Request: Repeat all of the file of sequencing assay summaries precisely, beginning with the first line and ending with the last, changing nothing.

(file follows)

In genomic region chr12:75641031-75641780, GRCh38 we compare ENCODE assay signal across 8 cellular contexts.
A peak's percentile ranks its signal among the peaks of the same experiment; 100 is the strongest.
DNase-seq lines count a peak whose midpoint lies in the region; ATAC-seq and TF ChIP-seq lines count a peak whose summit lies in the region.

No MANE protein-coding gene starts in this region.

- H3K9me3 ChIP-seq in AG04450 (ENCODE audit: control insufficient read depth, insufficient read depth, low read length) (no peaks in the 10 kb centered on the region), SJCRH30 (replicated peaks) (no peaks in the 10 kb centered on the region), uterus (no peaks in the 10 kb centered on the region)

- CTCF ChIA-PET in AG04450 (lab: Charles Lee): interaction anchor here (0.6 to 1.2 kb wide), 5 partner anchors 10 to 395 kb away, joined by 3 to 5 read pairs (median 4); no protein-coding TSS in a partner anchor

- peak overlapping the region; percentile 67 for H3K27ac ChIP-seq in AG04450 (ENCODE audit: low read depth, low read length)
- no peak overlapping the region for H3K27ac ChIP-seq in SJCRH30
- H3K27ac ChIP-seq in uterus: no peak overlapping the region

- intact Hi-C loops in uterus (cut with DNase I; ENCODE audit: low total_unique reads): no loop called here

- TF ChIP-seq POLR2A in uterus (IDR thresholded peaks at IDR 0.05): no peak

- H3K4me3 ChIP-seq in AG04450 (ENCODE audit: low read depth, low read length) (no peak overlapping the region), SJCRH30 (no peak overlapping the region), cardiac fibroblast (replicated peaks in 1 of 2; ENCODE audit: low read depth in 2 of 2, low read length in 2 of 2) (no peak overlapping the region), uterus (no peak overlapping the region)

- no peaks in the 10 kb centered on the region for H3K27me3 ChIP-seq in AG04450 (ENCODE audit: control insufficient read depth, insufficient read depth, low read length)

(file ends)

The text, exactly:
In genomic region chr12:75641031-75641780, GRCh38 we compare ENCODE assay signal across 8 cellular contexts.
A peak's percentile ranks its signal among the peaks of the same experiment; 100 is the strongest.
DNase-seq lines count a peak whose midpoint lies in the region; ATAC-seq and TF ChIP-seq lines count a peak whose summit lies in the region.

No MANE protein-coding gene starts in this region.

- H3K9me3 ChIP-seq in AG04450 (ENCODE audit: control insufficient read depth, insufficient read depth, low read length) (no peaks in the 10 kb centered on the region), SJCRH30 (replicated peaks) (no peaks in the 10 kb centered on the region), uterus (no peaks in the 10 kb centered on the region)

- CTCF ChIA-PET in AG04450 (lab: Charles Lee): interaction anchor here (0.6 to 1.2 kb wide), 5 partner anchors 10 to 395 kb away, joined by 3 to 5 read pairs (median 4); no protein-coding TSS in a partner anchor

- peak overlapping the region; percentile 67 for H3K27ac ChIP-seq in AG04450 (ENCODE audit: low read depth, low read length)
- no peak overlapping the region for H3K27ac ChIP-seq in SJCRH30
- H3K27ac ChIP-seq in uterus: no peak overlapping the region

- intact Hi-C loops in uterus (cut with DNase I; ENCODE audit: low total_unique reads): no loop called here

- TF ChIP-seq POLR2A in uterus (IDR thresholded peaks at IDR 0.05): no peak

- H3K4me3 ChIP-seq in AG04450 (ENCODE audit: low read depth, low read length) (no peak overlapping the region), SJCRH30 (no peak overlapping the region), cardiac fibroblast (replicated peaks in 1 of 2; ENCODE audit: low read depth in 2 of 2, low read length in 2 of 2) (no peak overlapping the region), uterus (no peak overlapping the region)

- no peaks in the 10 kb centered on the region for H3K27me3 ChIP-seq in AG04450 (ENCODE audit: control insufficient read depth, insufficient read depth, low read length)